Next to Indian Harbour Beach, the island is so narrow that you can also look between the houses to see the Banana River. By the road on the Indian River side are palms and little private docks, some with tiki-style roof thatching.

The ideal time to make the drive is in the evening to watch the sunset over the lagoon. You can shorten the drive by turning around at Eden Isles Lane or Windjammer Point. 

Alternatively, the traffic is light enough that many people enjoy the sunset by jogging along this stretch of road.

9. DeSoto Park Canal for Manatees

I’ve mentioned that manatees can be seen in the Banana River, and these placid mammals show up all year. All the same, they’re not keen on cold conditions, so when the temperature drops they tend to congregate at warm spots. 

One of these is on the Indian Harbour Beach/Satellite Beach line at DeSoto Park. Here, warm water flushes into a canal on its way to the Banana River. After days when temperatures sink below 60 °F or so, there’s usually a herd huddling for warmth. 

There’s no better spot for miles to see a concentration of manatees. You can view them from the north side, just off the Desoto Parkway, or to the south at the little fishing dock. 

When I was here last, there was a sign warning about a crocodile, so it’s a good idea to stay on your toes.

10. Oars & Paddles Park

True to its name, this park is a handy access point for the Banana River and Indian River Lagoon. 

On five acres by the Whiting Waterway, which leads to the Banana River, Oars & Paddles Park is the home of the Space Coast Crew rowing team.

The Oars & Paddles dock is exclusively for non-motorized vessels, which adds an extra layer of peace of mind. On land you’ve got a picnic pavilion, a playground, and restrooms, all linked by a paved walkway.

There was no rental service at the park when I put this together. Still, there’s a few options in the area, including Ballard Boards, just across the Indian River in Melbourne.

11. Pelican Beach Park

Heading north on A1A from Indian Harbour Beach you’ll be at another wonderful public beach access in no time. For me, Pelican Beach Park shines thanks to the breadth of amenities just in from the shore.

There are six large picnic pavilions, ideal for parties and family unions, and equipped with grills. Like almost everything at the park, including the crossover, the restrooms, and showers, these are ADA accessible. 

As for the beach, it does pitch quite sharply into the water. This is only an issue at high tide when it might not be suitable for younger swimmers. Periodically, Pelican Beach is also one of the best surfing beaches on the Space Coast. 

Lifeguards are on duty daily, Memorial Day weekend through mid-August, and then on weekends for the rest of the year.

12. Rossetter House Museum and Gardens

Rossetter House MuseumSource: Leonard J. DeFrancisci (transferred to Wikimedia Commons by rohith_goura) / Wikimedia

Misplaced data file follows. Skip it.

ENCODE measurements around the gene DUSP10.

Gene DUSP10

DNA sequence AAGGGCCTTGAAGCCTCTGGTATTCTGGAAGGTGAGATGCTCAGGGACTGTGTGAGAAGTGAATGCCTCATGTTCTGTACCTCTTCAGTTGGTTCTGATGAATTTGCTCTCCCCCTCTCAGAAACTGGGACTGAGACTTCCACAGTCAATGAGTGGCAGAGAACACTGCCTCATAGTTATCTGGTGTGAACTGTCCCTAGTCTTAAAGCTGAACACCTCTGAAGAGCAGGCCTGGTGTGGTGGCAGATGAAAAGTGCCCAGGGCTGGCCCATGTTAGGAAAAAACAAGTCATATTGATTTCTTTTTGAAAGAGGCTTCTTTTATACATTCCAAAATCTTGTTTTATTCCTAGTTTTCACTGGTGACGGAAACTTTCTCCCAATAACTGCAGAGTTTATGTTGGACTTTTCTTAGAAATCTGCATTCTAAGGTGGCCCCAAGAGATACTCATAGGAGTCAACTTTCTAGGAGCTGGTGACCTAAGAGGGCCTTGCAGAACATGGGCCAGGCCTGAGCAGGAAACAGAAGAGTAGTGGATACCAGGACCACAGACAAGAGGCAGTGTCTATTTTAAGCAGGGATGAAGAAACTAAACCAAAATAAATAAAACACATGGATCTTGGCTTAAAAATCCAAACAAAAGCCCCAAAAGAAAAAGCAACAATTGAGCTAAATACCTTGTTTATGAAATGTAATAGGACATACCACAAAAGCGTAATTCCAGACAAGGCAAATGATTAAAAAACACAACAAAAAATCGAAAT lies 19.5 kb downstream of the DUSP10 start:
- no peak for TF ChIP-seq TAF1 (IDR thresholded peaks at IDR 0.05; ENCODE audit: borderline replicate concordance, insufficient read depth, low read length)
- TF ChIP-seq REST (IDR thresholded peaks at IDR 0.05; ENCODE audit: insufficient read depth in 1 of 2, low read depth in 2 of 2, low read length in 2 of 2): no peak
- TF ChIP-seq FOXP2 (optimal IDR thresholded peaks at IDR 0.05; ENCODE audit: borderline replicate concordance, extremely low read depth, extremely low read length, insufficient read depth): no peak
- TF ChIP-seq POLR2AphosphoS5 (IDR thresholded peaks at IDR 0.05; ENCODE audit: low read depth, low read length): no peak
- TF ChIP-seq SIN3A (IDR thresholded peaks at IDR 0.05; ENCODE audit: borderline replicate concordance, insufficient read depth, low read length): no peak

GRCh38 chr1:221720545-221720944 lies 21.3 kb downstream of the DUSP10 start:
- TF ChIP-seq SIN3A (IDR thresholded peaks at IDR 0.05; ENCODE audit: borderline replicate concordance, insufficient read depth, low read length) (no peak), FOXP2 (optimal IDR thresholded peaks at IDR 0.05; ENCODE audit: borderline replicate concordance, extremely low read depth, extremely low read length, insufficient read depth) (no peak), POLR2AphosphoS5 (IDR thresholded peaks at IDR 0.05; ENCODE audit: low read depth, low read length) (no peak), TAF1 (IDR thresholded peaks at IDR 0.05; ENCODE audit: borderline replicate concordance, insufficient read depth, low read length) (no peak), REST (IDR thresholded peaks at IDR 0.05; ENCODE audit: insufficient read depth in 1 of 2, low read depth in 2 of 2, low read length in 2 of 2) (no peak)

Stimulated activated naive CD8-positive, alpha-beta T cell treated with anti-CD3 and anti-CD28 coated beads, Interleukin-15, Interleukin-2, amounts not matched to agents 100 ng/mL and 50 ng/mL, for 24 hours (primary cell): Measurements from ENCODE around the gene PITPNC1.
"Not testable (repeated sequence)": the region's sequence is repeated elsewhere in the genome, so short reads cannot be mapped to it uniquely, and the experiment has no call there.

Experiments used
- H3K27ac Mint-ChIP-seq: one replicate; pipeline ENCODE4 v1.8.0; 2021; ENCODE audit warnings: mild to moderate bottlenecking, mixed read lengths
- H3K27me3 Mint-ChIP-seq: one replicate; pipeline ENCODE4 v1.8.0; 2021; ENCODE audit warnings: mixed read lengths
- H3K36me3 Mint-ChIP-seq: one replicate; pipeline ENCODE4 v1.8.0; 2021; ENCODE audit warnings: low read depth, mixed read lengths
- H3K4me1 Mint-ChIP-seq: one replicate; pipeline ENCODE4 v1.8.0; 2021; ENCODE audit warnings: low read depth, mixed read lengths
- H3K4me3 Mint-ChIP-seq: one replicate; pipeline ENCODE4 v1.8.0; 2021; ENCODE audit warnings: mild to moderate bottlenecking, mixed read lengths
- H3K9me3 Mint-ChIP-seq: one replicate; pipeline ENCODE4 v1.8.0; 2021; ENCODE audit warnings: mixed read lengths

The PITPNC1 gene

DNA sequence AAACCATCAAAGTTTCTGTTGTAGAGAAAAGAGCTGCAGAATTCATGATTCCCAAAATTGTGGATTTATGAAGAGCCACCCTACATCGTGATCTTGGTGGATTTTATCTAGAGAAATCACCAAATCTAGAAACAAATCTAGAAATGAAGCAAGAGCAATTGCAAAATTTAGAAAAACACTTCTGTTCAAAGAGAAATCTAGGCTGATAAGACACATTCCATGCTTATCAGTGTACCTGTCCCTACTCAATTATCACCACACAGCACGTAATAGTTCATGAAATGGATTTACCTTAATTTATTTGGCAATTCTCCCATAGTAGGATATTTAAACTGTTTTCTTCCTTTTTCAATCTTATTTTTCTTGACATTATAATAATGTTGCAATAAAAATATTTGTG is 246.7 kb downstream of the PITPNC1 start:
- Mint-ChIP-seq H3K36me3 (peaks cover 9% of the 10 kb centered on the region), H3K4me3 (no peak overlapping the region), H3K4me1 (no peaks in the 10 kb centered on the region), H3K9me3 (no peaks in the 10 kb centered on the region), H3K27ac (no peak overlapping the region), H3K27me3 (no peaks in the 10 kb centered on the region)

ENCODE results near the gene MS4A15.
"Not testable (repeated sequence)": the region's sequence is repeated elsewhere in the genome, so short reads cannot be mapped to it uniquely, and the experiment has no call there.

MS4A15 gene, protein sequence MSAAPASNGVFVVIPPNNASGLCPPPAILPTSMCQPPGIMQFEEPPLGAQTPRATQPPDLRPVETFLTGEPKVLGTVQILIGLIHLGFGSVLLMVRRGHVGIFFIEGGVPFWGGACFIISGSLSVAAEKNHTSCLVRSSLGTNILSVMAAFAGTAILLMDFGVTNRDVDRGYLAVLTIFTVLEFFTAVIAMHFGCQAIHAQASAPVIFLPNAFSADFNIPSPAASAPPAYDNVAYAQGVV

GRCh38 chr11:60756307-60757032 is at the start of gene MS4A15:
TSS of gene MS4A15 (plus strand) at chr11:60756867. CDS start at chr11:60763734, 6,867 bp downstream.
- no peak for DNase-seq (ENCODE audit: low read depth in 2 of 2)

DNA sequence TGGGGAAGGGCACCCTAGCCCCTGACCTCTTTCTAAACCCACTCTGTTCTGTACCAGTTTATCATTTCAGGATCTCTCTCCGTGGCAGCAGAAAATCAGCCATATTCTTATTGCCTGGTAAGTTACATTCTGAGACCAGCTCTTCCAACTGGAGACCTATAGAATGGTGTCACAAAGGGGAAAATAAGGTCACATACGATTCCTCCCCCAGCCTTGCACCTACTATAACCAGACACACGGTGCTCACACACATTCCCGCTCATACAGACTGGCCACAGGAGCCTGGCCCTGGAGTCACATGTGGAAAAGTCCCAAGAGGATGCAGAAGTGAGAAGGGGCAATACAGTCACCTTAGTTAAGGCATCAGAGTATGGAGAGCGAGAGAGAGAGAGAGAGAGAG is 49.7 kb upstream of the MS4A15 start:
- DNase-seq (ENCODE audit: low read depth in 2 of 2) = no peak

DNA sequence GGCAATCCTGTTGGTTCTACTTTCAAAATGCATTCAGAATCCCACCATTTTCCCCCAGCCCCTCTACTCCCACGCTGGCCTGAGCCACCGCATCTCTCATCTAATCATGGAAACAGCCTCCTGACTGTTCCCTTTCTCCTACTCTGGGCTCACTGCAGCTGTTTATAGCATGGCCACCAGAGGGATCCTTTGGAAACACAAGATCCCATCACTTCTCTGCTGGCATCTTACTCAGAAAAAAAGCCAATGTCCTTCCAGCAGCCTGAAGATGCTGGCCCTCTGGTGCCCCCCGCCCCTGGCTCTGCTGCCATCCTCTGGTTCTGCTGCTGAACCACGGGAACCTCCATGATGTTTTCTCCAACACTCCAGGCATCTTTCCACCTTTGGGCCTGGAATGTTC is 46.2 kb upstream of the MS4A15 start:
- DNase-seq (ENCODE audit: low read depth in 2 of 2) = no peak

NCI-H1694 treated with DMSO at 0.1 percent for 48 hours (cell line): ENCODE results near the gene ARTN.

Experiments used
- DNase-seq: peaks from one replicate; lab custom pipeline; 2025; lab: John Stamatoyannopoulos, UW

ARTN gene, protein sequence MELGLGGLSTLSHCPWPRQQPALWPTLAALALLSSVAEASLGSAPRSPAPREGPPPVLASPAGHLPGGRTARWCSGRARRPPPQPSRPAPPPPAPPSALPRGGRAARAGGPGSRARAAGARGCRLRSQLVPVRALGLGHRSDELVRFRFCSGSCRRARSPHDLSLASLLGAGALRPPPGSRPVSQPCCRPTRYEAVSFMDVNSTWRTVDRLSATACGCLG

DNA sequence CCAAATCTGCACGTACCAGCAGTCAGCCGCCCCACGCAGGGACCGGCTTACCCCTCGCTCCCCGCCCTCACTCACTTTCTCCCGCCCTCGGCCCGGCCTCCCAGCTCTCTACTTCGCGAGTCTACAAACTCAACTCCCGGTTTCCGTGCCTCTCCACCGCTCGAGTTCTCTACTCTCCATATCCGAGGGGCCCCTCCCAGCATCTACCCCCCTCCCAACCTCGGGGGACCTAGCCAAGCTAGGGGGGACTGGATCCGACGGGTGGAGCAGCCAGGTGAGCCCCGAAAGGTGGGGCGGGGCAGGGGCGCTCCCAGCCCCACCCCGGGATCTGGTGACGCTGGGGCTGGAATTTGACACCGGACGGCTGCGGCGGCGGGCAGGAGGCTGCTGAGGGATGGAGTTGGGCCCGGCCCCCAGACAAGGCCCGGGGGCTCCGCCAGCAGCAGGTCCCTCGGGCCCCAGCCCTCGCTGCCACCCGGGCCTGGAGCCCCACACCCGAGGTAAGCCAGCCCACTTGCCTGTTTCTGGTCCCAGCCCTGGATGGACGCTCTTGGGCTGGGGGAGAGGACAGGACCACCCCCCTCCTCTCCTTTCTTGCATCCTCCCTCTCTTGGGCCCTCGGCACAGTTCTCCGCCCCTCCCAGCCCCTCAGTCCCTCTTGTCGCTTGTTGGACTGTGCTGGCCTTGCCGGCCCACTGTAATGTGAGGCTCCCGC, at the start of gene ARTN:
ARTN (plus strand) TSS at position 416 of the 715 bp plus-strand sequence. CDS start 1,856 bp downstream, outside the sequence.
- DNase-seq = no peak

Rossetter House Museum

A short drive across the Dr W. J. Creel Bridge and you’ll be at this local history museum, comprising two historic residences and a family cemetery.

The showpiece is the James Wadsworth Rossetter House, which has elements going back to the 1860s. This was greatly expanded in the early 1900s with the relocation of an existing winter home from the 1890s.

Among the many intriguing things about the Rossetter House are carved motifs commonly used in shipbuilding at the time. 

Starting across the street at the Roesch House (1901), 90-minute guided tours feature entertaining and in-depth accounts about the history of the area and its prominent figures at the turn of the 20th century. These took place Wednesday through Saturday when I went to press.

13. Paradise Beach Park

The public beach parks are packed so close to each other that you can pick a new one for each day of the week. To illustrate, Paradise Beach Park is less than five minutes away in Melbourne. 

I don’t think the name is an exaggeration, with three crossovers delivering you to a wide open swath of soft sand, patrolled by lifeguards in season. This is on a very low gradient, with a massive shallow area to wade in at low tide. 

Behind, you can see nothing but the dunes and their lush vegetation. The park’s amenities include a giant pavilions seating 200, as well as smaller pavilions, grills, and volleyball courts.

There isn’t a huge choice of eateries nearby, but Paradise Beach is served by a food truck.

14. Samsons Island Nature Park

One of the closest stops in Banana River is this 50-acre island off Satellite City. Formed in the 1950s, Samsons Island is the result of dredging activity.

It lay unused until the 1990s, and since then work has been done to encourage natural plant communities native to Florida. These include freshwater wetlands, coastal saline wetlands, mesic forest, and hardwood hammock.

Over time the island has become an eden-like haven, with close to 30+ bird species, including waders like roseate spoonbills and egrets. 

You can get there by boat or kayak, while Satellite Beach offers free eco-tours on the first and third Sunday of the month.

15. Algonquin Sports Complex

If you’re searching for an active park, this public facility has a range of sports fields. The Algonquin Sports Complex cost more than a million dollars when it was developed in the 2000s.

Available for all ages, the complex features fields for baseball, little league, softball, and soccer, all lighted. If you’re a local parent with a sporty child, you’re sure to be familiar with this facility.

When I went to press, the complex was about to double in size with an expansion into the neighboring plot. A public consultation was underway to determine the new amenities in the new eastern portion.

15 Best Things to Do in Indian Harbour Beach, Florida:

  • Bicentennial Beach Park
  • Gleason Park
  • Canova Beach Park
  • Banana River
  • Indian Harbour Beach City Arts & Crafts Show
  • Mathers Bridge
  • Anchorage Yacht Basin
  • South Tropical Trail, Merritt Island
  • DeSoto Park Canal for Manatees
  • Oars & Paddles Park
  • Pelican Beach Park
  • Rossetter House Museum and Gardens
  • Paradise Beach Park
  • Samsons Island Nature Park
  • Algonquin Sports Complex